But my question is this - how much does the US want to provoke this nuclear armed country ruled by a leader with the ego of a 10 year old?

Along the same lines - Russia is a nuclear armed country capable of reducing the US to ash. Throughout the US cold war with the USSR, the US tread VERY lightly, and fear of nuclear destruction was constantly in the air. The toughest president of my lifetime, Reagan, never intervened when the USSR put down various rebellions in Eastern Europe, and pursued and arms race to bring down the regime instead.

Now the US openly taunts Russia, inflicts serious economic pain through sanctions and bank transaction rules. The US feels that we can intervene in conflicts much closer to the Russian homeland than the Eastern Europe that Reagan wouldn't dare get involved with.

How brazen and unconstrained US policy has become. Does this country not think that our relentless interventionism all around the world is never going to result in a coalition of enemies that can inflict some serious harm against us? Have we forgotten that any country ought to pick its battles very cautiously and carefully, limiting them only to those absolutely critical to our national interest?

- Ed

John Craig said...

Ed --
You make a lot of good points about our priorities and which fights are worth fighting. In defense of this administration -- something I generally don't like to do -- I think we can say that the administration's reaction was to the threat that N. Korea made about bombing movie theaters which would show the film, not just the hacking. I agree the hacking alone is not worth picking a huge fight over. (And so far,their reaction seems to have been proportionate: it looks as if they cut off North Korea' internet.)

I agree that we're playing with fire with their loose cannon of a leader.

With Reagan, it was all about realpolitik. With Obama, it's all about posturing. Obama does things like draw a linen the sand that Syria shouldn't cross, then, when they cross it, he does nothing. it's all about "leading from behind," as if there is such a thing, and putting off hard decisions until they become irrelevant. It's about taking credit for the bin Laden raid, when he reportedly said no to it three times (on the advice of Vaierie Jarrett) before finally agreeing to it. it's about confiding to Dmitri Medvedev that he'll have "more flexibility" after the upcoming election. He views his biggest enemies not as any foreign powers, but as the conservatives back home. But that's the leftist mentality.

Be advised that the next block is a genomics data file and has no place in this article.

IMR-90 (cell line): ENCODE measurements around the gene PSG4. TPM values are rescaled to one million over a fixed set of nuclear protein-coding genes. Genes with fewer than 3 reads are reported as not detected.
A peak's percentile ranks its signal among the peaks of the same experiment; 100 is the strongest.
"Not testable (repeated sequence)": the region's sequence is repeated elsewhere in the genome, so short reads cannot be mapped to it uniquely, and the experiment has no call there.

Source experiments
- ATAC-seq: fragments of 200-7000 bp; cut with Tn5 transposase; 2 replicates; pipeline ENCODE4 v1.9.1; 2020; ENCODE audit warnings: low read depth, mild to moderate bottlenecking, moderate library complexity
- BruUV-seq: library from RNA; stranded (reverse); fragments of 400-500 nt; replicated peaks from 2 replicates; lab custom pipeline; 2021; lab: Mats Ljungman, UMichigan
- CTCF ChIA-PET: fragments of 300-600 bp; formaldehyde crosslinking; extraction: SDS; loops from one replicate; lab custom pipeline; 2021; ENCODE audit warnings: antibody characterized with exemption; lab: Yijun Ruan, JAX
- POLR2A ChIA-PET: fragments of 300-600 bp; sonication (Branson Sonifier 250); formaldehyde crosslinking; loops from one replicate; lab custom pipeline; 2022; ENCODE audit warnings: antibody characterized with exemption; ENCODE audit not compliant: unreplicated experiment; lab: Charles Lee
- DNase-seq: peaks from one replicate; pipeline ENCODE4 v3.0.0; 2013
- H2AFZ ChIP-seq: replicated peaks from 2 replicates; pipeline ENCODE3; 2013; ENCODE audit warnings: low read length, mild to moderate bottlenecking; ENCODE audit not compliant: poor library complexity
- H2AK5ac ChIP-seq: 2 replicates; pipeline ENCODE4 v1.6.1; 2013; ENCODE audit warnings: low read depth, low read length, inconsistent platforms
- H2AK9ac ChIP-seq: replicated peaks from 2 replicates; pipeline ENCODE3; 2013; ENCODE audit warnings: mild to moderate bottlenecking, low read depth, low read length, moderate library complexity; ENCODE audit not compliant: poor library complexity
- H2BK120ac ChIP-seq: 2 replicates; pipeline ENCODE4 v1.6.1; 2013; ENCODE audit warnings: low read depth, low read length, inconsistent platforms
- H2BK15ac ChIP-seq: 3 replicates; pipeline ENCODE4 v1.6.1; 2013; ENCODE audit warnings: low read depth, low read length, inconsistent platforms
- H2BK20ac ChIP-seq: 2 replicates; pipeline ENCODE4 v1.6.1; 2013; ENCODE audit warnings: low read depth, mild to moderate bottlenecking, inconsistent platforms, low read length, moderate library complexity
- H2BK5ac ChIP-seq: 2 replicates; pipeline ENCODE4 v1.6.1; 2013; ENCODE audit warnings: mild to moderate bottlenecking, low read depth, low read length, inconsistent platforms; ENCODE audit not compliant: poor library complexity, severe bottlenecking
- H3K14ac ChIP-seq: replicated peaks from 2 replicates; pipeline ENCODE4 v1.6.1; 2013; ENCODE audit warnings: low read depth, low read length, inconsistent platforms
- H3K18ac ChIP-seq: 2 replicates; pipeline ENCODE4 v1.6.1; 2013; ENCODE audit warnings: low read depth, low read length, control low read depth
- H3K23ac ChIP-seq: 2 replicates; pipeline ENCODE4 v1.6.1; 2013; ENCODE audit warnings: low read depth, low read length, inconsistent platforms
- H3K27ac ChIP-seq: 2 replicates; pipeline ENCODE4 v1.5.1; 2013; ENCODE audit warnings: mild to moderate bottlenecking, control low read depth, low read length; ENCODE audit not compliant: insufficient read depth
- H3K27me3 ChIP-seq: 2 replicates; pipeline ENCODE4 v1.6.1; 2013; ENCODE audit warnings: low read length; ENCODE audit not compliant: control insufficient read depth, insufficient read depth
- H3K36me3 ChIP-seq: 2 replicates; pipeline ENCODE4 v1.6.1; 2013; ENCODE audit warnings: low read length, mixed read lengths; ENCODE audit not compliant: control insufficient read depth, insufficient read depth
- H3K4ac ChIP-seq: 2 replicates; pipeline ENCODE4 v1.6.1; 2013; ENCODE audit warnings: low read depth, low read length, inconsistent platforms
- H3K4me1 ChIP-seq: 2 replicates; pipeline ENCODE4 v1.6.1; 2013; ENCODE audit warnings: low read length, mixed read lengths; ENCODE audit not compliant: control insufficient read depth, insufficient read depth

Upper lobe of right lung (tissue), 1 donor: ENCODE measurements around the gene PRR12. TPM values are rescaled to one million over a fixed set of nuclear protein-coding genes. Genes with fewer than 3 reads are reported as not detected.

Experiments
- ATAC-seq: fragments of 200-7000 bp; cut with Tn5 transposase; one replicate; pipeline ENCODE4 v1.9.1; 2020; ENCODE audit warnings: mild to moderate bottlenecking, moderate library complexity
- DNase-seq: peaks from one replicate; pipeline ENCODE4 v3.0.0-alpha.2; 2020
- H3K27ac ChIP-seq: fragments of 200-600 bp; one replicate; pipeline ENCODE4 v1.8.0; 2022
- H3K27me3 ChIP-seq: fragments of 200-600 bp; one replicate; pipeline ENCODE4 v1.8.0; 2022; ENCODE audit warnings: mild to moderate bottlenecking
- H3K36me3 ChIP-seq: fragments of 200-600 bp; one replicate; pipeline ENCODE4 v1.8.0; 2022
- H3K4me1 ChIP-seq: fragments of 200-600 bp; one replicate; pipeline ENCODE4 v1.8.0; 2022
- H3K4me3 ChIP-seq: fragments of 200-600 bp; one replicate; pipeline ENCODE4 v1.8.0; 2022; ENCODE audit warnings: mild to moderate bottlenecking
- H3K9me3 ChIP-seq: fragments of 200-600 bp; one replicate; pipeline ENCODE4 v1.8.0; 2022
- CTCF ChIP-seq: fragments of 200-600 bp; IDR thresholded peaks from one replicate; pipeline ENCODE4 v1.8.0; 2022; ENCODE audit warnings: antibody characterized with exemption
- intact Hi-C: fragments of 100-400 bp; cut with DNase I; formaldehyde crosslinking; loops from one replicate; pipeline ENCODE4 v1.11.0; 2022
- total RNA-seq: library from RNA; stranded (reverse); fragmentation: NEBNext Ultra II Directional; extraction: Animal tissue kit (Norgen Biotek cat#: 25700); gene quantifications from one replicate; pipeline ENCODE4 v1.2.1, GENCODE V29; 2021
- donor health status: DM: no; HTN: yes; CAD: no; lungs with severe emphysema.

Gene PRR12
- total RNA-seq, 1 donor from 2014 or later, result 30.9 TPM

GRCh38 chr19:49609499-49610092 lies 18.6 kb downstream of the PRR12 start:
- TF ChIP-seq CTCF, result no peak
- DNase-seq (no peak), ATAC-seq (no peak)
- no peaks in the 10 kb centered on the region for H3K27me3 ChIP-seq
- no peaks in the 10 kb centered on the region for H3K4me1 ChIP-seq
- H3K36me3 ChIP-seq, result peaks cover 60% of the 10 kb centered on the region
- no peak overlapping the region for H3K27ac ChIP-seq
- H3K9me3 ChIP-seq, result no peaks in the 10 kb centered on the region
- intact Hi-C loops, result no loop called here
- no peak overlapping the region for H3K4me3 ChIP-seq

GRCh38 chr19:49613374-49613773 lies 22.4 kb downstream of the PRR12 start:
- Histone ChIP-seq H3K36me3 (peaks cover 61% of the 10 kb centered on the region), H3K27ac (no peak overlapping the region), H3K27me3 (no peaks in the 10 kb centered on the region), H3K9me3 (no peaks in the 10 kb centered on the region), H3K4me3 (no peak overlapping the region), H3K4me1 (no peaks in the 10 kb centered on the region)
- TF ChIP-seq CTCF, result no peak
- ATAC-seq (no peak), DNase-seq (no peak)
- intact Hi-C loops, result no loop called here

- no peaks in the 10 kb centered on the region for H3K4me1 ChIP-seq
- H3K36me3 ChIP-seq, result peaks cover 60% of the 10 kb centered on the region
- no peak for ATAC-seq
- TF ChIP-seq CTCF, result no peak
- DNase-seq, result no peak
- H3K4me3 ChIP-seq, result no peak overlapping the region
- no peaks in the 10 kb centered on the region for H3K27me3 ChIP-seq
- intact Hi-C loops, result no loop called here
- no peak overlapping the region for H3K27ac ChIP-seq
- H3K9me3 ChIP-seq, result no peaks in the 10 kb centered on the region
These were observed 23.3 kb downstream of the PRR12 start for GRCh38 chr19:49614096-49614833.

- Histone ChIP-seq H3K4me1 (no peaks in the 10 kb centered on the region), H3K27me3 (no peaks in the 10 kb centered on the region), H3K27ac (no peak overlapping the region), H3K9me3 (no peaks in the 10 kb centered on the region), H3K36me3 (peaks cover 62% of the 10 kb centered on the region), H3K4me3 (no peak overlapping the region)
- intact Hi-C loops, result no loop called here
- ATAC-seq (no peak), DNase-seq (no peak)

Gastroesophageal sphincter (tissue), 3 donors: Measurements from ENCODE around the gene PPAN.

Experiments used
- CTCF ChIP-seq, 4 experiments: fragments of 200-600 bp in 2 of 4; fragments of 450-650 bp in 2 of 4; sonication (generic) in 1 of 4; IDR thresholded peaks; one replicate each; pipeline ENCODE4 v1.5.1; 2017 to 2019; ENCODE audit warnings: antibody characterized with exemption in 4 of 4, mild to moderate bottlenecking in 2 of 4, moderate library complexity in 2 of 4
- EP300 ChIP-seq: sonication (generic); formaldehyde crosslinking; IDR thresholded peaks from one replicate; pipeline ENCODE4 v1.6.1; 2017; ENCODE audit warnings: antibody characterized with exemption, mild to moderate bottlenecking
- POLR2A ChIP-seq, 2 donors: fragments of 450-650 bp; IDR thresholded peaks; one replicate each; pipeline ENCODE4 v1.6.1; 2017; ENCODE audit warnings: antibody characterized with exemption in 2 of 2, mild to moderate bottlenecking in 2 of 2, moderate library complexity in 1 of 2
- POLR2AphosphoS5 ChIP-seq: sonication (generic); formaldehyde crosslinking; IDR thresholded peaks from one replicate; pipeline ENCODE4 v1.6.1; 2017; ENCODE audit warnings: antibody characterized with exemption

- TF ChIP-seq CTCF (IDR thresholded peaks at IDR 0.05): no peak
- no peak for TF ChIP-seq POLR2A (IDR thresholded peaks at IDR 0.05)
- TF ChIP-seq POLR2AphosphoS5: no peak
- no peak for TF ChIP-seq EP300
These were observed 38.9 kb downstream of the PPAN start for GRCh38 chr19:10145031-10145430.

And you're right: for us to dictate to Russia what it can and cannot do in the Ukraine would be the equivalent of Russia telling us what we can and cannot do vis-a-vis Mexico.

That said, I actually don't think US policy has become that unconstrained under this administration. Obama has refrained from getting us involved in situations that some of the neocons would have gotten us into. I'm glad we didn't get involved in Syria, at least in a bots-on-the-ground way, even though it was embarrassing that Obama made that line in the sand comment. I'm glad we didn't lead the fight in Libya. I'm glad we haven't yet put soldiers on the ground in Iraq.

I agree, though, that our only battles should be those which affect our national interest, not battles where we want to interfere for ideological reasons.

Steven said...


a point about North Korea: they have a nuclear warhead but they probably don't have the capability to mount it on a missile that can deliver it long range. Imagine living in a world where N Korea genuinely has the ability to reduce major US cities to ash.

Happy Christmas to all. The children of affluent South Korea will be waking up to presents about now.

Steven said...

Sorry in advance if I forgot to delete the space on my post! I have a horrible feeling there is a big one.

John Craig said...

Steven --
No problem. Merry Christmas.